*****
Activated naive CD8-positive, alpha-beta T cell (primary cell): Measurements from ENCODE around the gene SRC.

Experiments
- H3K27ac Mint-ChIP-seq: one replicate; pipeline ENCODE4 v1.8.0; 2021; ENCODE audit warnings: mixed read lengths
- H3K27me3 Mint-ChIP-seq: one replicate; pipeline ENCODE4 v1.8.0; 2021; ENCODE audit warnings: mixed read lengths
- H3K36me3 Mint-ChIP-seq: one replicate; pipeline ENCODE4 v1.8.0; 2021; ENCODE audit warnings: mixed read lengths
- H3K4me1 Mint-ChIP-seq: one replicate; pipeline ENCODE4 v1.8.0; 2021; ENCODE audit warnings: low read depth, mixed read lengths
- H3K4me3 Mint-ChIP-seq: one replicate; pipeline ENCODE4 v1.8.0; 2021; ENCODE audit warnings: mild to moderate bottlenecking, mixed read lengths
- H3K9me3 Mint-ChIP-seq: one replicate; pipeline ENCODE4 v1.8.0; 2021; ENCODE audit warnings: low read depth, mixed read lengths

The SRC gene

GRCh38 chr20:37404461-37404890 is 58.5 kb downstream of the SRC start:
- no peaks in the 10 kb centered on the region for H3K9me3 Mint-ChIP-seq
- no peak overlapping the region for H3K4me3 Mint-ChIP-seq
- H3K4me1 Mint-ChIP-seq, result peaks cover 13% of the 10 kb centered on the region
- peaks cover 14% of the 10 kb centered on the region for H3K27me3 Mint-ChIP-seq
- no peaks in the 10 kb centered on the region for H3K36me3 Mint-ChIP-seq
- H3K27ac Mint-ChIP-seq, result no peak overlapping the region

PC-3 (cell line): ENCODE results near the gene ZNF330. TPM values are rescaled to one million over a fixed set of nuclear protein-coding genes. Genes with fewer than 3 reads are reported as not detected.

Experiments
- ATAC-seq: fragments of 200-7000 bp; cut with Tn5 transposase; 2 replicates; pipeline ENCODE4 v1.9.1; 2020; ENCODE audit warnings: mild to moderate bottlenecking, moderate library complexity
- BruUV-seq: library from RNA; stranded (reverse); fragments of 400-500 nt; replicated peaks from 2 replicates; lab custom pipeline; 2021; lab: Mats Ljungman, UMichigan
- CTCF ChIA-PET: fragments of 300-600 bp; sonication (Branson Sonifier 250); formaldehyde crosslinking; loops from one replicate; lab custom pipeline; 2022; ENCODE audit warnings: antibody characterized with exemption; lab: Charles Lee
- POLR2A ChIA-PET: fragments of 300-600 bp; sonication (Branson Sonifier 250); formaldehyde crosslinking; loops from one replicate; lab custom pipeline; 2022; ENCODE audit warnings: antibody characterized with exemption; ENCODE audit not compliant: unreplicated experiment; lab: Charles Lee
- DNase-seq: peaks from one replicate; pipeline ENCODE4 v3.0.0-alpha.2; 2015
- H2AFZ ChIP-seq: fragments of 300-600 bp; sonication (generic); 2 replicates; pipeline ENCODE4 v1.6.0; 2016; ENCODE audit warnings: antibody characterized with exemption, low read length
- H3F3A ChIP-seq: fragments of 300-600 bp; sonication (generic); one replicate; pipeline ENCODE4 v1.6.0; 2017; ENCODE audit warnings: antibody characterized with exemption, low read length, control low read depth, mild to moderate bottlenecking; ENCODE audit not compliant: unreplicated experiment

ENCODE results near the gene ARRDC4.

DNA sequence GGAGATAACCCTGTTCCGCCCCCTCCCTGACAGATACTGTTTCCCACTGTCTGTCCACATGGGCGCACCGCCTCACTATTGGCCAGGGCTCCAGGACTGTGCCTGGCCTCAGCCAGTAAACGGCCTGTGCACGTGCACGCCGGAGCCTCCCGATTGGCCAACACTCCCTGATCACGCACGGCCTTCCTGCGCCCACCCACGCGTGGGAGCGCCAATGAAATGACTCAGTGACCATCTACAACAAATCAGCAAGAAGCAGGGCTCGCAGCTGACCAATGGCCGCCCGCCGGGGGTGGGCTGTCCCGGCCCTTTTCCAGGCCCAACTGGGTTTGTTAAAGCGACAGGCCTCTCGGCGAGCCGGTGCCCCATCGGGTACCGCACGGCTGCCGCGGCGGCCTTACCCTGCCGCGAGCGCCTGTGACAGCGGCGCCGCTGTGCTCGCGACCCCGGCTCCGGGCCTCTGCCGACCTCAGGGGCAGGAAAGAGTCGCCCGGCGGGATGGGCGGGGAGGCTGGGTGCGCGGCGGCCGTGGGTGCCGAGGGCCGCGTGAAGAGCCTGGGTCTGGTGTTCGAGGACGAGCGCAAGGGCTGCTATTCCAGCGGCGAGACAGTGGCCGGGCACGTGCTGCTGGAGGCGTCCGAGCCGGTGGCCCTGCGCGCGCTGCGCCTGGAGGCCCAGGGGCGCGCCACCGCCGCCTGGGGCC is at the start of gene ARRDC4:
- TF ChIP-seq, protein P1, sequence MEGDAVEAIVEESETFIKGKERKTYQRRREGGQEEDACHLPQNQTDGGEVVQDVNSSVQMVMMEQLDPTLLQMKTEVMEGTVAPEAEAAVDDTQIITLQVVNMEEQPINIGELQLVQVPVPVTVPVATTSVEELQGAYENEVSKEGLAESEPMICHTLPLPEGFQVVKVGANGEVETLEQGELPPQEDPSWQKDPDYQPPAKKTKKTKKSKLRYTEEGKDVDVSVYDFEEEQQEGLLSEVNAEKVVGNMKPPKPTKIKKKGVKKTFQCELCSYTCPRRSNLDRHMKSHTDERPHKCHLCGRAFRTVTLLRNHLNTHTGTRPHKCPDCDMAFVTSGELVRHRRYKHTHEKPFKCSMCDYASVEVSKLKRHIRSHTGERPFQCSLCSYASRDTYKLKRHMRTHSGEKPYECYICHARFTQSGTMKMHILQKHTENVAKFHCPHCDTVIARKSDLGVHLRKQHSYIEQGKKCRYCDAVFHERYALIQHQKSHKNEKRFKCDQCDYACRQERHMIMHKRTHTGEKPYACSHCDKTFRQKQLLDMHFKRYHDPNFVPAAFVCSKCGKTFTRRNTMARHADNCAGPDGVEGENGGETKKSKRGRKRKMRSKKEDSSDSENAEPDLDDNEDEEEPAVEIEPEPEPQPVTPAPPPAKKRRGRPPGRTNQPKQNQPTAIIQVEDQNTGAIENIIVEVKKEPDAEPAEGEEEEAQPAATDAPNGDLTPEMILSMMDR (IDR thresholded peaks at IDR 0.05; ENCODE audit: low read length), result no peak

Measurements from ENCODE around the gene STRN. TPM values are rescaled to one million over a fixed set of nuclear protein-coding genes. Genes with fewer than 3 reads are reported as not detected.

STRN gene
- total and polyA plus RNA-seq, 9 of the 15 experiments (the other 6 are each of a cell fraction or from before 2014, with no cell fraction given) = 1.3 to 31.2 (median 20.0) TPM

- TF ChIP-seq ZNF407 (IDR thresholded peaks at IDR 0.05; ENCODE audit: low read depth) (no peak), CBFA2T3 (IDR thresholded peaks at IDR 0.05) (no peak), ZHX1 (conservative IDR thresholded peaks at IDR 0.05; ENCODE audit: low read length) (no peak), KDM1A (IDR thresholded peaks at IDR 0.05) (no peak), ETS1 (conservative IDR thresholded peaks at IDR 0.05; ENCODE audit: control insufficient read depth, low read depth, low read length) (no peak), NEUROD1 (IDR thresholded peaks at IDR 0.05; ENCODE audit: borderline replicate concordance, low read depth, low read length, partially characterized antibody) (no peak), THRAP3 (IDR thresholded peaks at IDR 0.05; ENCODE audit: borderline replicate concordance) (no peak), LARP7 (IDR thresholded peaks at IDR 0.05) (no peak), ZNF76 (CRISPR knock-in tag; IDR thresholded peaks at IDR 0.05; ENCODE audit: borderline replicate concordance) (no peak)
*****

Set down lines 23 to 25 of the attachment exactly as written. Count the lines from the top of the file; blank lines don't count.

- DNase-seq: peaks from one replicate; pipeline ENCODE4 v3.0.0-alpha.2; 2015
- H2AFZ ChIP-seq: fragments of 300-600 bp; sonication (generic); 2 replicates; pipeline ENCODE4 v1.6.0; 2016; ENCODE audit warnings: antibody characterized with exemption, low read length
- H3F3A ChIP-seq: fragments of 300-600 bp; sonication (generic); one replicate; pipeline ENCODE4 v1.6.0; 2017; ENCODE audit warnings: antibody characterized with exemption, low read length, control low read depth, mild to moderate bottlenecking; ENCODE audit not compliant: unreplicated experiment